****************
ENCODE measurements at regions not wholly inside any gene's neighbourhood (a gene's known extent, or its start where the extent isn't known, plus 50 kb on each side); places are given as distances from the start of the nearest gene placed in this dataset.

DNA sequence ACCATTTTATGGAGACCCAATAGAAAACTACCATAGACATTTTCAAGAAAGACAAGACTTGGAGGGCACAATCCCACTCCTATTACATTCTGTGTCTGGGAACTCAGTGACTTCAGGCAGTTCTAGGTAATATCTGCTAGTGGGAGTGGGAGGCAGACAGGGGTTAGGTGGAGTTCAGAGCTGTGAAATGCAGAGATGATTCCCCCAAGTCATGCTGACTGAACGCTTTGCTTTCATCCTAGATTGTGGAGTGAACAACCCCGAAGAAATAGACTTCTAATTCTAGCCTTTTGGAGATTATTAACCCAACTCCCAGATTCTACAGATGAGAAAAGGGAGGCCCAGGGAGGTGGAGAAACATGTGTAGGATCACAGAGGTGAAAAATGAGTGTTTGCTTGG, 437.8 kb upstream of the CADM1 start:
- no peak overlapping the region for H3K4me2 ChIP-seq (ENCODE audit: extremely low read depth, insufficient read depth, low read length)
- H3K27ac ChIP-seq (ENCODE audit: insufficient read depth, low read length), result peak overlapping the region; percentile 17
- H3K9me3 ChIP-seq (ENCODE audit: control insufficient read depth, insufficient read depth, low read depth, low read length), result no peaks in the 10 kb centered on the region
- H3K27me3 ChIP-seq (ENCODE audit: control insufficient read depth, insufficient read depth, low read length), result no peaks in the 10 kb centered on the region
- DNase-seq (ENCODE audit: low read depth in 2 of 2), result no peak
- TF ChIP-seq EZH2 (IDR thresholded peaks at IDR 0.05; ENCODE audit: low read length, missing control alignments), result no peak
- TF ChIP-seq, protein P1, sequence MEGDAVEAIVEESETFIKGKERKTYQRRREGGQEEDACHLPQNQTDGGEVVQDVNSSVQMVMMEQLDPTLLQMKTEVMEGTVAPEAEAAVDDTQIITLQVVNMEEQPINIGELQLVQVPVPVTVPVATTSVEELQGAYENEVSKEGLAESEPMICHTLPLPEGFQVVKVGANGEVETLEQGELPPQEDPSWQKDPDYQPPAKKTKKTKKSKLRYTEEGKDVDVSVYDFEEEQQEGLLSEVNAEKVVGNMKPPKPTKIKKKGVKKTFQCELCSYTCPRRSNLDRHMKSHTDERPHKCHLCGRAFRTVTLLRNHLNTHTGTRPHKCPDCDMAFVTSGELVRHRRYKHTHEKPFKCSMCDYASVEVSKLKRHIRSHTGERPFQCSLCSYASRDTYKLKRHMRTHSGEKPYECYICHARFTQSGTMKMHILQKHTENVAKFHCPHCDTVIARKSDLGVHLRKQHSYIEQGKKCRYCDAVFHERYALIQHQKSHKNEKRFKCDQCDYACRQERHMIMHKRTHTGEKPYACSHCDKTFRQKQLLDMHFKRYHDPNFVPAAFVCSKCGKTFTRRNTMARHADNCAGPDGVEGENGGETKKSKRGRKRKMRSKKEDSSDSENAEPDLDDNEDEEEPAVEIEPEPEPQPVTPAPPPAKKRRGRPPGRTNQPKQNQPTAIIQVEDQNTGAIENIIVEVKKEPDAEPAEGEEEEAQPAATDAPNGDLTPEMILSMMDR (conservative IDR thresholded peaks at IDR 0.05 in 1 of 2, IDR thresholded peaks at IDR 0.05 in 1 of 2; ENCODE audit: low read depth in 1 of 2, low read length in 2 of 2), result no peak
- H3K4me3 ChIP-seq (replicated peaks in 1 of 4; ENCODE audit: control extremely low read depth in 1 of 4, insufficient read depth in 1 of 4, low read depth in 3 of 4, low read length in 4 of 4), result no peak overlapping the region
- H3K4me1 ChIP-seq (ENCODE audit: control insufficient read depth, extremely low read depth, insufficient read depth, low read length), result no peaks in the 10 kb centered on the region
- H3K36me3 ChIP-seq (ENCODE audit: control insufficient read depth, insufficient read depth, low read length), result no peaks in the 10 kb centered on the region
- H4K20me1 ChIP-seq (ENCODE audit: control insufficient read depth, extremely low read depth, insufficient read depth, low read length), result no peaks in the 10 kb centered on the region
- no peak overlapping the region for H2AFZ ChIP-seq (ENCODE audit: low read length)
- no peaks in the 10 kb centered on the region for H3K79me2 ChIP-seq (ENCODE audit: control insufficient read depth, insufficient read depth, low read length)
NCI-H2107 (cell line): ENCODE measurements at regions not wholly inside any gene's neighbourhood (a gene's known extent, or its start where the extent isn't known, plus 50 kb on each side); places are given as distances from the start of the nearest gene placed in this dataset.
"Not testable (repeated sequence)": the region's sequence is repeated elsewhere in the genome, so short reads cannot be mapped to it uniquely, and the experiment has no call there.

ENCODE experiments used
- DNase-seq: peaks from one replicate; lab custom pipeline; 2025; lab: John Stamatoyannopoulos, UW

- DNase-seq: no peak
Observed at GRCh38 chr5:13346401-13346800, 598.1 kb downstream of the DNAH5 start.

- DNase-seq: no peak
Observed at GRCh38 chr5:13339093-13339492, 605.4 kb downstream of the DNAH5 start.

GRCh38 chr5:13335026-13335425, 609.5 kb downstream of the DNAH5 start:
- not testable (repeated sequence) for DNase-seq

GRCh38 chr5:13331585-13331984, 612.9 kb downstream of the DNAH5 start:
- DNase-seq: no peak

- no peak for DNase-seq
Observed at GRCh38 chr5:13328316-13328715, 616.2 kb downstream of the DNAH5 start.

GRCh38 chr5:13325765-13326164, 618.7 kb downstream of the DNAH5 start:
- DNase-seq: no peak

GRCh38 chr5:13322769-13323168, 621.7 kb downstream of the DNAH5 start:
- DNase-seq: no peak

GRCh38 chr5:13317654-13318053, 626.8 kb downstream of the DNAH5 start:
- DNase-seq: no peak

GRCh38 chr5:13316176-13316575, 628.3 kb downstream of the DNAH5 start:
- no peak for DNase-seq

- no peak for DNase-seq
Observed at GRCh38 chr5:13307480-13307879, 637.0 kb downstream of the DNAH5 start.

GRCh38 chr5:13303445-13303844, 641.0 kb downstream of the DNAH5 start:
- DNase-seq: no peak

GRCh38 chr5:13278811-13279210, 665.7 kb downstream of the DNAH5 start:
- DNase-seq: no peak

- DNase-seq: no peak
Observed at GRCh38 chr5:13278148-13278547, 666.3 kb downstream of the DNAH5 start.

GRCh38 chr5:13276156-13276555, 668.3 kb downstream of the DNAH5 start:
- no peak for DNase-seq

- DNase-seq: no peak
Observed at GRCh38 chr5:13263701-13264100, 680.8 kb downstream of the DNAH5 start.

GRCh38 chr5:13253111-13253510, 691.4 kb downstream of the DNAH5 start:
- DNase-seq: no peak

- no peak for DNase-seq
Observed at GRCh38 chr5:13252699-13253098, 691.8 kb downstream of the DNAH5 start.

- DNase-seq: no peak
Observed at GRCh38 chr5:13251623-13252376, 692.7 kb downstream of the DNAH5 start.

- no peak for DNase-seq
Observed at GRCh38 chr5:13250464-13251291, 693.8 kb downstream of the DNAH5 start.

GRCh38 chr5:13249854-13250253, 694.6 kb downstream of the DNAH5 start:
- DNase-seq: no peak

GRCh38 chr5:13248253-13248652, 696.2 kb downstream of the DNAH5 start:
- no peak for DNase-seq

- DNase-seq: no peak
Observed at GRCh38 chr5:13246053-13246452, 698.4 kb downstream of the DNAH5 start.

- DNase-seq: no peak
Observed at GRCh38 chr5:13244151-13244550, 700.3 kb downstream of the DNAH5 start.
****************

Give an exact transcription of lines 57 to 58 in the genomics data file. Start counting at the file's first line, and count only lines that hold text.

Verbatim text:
Observed at GRCh38 chr5:13250464-13251291, 693.8 kb downstream of the DNAH5 start.

GRCh38 chr5:13249854-13250253, 694.6 kb downstream of the DNAH5 start: